Now that you've got a picture you like, let's edit a little to make it look even better, and I don't just mean adding a filter! As I mentioned earlier, lighting can make or break a photo, so it makes sense to adjust that first. Even just changing the exposure, adjusting shadows and fixing the white balance (what the camera sees as "white" and adjusts the other colors off of) is often enough to make a picture look a lot better. In the car photo below, all I did was select "white balance" and use the "auto" setting.
Most phones let you edit pictures right in the photo app, but I prefer using a couple different third party apps. My favorite free apps to edit photos with are Snapseed and VSCO. Adobe Lightroom is a super popular desktop editing application and they do have a free mobile version but it's limited to the very basics, making it about the same as any other free app. That being said, here's a quick rundown of the pros and cons of VSCO and Snapseed. These are not sponsored, they're just apps I actually use!
VSCO is incredibly popular for its wide range of trendy filters, so much so that "VSCO girl" has become an actual term for that "I do bullet journals and carry a cute water bottle with me everywhere I go" aesthetic. VSCO is really user-friendly and lets you adjust the basic lighting and add filters on the same interface. I like that you can adjust how much "filter" you want on a photo; it's not just a one-click and you're stuck with it. On the downside, VSCO only offers a handful of free filters and its editing capabilities outside the filters are very basic.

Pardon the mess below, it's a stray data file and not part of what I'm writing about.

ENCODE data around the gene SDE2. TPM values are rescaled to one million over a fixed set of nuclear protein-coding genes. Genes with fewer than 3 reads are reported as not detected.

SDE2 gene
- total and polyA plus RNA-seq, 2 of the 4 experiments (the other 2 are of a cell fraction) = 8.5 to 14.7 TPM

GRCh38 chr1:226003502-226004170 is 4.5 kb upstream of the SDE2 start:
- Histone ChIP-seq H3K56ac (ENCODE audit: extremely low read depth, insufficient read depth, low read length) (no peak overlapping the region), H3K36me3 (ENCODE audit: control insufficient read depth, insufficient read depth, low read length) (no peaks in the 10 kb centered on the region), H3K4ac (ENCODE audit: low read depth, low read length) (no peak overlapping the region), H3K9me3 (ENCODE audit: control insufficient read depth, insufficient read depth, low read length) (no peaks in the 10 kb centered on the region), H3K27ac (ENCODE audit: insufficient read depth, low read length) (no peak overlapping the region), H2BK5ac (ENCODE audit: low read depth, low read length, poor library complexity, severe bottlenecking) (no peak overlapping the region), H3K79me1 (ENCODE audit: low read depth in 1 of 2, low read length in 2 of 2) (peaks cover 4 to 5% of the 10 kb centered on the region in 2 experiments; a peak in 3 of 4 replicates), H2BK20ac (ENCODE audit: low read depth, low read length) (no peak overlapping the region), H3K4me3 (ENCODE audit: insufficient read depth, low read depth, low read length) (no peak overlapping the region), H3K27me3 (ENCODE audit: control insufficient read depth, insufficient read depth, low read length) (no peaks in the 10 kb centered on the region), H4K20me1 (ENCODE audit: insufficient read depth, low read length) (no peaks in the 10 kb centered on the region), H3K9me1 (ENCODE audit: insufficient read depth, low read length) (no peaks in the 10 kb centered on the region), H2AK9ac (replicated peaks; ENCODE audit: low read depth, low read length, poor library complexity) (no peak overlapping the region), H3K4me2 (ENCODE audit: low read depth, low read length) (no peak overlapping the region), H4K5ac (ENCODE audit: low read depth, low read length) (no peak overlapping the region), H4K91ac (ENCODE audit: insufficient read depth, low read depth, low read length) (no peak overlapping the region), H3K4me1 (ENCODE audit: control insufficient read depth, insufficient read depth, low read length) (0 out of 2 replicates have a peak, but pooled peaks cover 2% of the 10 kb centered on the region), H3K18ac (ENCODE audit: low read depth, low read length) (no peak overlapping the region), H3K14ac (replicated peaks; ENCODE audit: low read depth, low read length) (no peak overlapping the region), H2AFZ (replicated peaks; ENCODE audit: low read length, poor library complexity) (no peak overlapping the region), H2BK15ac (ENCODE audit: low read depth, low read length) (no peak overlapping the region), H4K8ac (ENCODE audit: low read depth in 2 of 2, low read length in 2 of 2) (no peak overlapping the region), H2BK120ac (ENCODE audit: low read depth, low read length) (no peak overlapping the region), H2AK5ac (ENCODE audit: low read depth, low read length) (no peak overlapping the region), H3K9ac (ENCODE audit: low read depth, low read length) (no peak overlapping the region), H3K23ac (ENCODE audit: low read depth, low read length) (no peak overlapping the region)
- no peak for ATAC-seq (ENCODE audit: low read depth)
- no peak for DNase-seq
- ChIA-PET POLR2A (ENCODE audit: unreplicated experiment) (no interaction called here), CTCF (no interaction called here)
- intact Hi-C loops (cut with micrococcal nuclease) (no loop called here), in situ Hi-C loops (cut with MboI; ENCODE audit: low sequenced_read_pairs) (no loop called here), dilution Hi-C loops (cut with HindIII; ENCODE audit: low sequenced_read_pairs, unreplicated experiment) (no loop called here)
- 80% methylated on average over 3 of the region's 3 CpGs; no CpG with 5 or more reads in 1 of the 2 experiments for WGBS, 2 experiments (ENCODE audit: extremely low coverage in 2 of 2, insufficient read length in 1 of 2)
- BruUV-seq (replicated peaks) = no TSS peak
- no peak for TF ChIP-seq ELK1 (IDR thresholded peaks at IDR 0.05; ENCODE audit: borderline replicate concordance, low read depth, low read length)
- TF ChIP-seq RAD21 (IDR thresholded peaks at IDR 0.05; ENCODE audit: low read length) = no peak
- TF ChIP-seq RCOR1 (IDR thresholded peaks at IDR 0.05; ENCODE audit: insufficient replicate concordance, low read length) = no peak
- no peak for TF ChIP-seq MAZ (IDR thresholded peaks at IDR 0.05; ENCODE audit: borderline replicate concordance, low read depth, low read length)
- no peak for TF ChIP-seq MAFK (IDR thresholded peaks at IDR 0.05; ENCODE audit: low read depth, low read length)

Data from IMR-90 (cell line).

Snapseed is a really great app for adjusting specific parts of a photo. They have a wide range of features that are a little more advanced than just filtering, so if you know a little more than average about photo editing, Snapseed is a great option. One of my favorite features is the "selective" tool, which lets you pick a spot and then adjust the lighting and color of just that area. Unlike VSCO, Snapseed has a retouching tool, which is so handy for zapping out any acne, dirt or the occasional ex. They do have filters as well, but they're not my favorite. The downside to Snapseed is that it's not super user-friendly. Some of the adjustment features are not intuitive to use, there are so many features that some of them feel redundant and Snapseed uses their own names for things like exposure and luminosity, which can be confusing at first. That being said, once you get used to how the app works, it's a really great tool.
I know this sounds cheesy, but the most important thing about any photography is to have fun! Play around with lighting, editing and posing in your photos and see what you like. Keep an eye out for neat shadows or bright colors and try looking at things you see every day in a new light. If you need a little inspiration to get started, check out the photos I took while just walking around my neighborhood!